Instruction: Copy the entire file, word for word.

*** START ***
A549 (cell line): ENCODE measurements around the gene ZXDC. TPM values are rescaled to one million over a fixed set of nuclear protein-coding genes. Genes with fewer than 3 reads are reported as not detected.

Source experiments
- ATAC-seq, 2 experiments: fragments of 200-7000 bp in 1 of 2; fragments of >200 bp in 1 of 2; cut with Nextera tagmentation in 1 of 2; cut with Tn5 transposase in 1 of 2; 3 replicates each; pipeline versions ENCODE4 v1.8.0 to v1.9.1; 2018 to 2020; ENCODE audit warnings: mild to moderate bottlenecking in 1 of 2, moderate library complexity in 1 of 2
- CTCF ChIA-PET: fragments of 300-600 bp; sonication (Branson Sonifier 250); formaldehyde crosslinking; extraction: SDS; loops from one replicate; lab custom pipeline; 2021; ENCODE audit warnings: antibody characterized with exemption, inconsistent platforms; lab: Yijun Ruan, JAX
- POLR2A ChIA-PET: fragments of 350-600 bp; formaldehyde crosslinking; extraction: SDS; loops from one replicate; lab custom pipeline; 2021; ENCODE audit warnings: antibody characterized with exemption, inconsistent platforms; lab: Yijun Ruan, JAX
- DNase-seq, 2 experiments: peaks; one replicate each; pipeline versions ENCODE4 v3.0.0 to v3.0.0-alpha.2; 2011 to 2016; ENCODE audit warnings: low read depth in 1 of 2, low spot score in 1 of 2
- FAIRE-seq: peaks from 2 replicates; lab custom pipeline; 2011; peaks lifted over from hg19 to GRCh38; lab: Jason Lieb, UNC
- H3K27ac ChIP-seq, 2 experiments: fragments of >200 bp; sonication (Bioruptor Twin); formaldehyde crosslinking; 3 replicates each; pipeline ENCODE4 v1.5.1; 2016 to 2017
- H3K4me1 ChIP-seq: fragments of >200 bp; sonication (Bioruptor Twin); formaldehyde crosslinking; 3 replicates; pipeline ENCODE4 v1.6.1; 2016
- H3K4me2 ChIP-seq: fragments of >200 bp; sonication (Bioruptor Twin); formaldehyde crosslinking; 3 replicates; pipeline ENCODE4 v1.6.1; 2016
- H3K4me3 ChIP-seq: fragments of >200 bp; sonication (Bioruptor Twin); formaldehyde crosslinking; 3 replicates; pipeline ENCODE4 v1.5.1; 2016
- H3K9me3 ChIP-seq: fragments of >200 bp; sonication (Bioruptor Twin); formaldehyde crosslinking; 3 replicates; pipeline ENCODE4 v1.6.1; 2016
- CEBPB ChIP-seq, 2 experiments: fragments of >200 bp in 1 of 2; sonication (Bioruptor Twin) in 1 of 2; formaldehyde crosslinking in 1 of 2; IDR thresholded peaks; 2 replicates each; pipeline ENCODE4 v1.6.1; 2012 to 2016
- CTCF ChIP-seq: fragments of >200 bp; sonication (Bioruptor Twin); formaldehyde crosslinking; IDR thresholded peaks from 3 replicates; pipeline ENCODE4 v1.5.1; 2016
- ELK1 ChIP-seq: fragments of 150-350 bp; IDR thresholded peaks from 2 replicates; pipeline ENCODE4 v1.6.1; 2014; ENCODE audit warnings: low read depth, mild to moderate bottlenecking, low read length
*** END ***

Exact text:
A549 (cell line): ENCODE measurements around the gene ZXDC. TPM values are rescaled to one million over a fixed set of nuclear protein-coding genes. Genes with fewer than 3 reads are reported as not detected.

Source experiments
- ATAC-seq, 2 experiments: fragments of 200-7000 bp in 1 of 2; fragments of >200 bp in 1 of 2; cut with Nextera tagmentation in 1 of 2; cut with Tn5 transposase in 1 of 2; 3 replicates each; pipeline versions ENCODE4 v1.8.0 to v1.9.1; 2018 to 2020; ENCODE audit warnings: mild to moderate bottlenecking in 1 of 2, moderate library complexity in 1 of 2
- CTCF ChIA-PET: fragments of 300-600 bp; sonication (Branson Sonifier 250); formaldehyde crosslinking; extraction: SDS; loops from one replicate; lab custom pipeline; 2021; ENCODE audit warnings: antibody characterized with exemption, inconsistent platforms; lab: Yijun Ruan, JAX
- POLR2A ChIA-PET: fragments of 350-600 bp; formaldehyde crosslinking; extraction: SDS; loops from one replicate; lab custom pipeline; 2021; ENCODE audit warnings: antibody characterized with exemption, inconsistent platforms; lab: Yijun Ruan, JAX
- DNase-seq, 2 experiments: peaks; one replicate each; pipeline versions ENCODE4 v3.0.0 to v3.0.0-alpha.2; 2011 to 2016; ENCODE audit warnings: low read depth in 1 of 2, low spot score in 1 of 2
- FAIRE-seq: peaks from 2 replicates; lab custom pipeline; 2011; peaks lifted over from hg19 to GRCh38; lab: Jason Lieb, UNC
- H3K27ac ChIP-seq, 2 experiments: fragments of >200 bp; sonication (Bioruptor Twin); formaldehyde crosslinking; 3 replicates each; pipeline ENCODE4 v1.5.1; 2016 to 2017
- H3K4me1 ChIP-seq: fragments of >200 bp; sonication (Bioruptor Twin); formaldehyde crosslinking; 3 replicates; pipeline ENCODE4 v1.6.1; 2016
- H3K4me2 ChIP-seq: fragments of >200 bp; sonication (Bioruptor Twin); formaldehyde crosslinking; 3 replicates; pipeline ENCODE4 v1.6.1; 2016
- H3K4me3 ChIP-seq: fragments of >200 bp; sonication (Bioruptor Twin); formaldehyde crosslinking; 3 replicates; pipeline ENCODE4 v1.5.1; 2016
- H3K9me3 ChIP-seq: fragments of >200 bp; sonication (Bioruptor Twin); formaldehyde crosslinking; 3 replicates; pipeline ENCODE4 v1.6.1; 2016
- CEBPB ChIP-seq, 2 experiments: fragments of >200 bp in 1 of 2; sonication (Bioruptor Twin) in 1 of 2; formaldehyde crosslinking in 1 of 2; IDR thresholded peaks; 2 replicates each; pipeline ENCODE4 v1.6.1; 2012 to 2016
- CTCF ChIP-seq: fragments of >200 bp; sonication (Bioruptor Twin); formaldehyde crosslinking; IDR thresholded peaks from 3 replicates; pipeline ENCODE4 v1.5.1; 2016
- ELK1 ChIP-seq: fragments of 150-350 bp; IDR thresholded peaks from 2 replicates; pipeline ENCODE4 v1.6.1; 2014; ENCODE audit warnings: low read depth, mild to moderate bottlenecking, low read length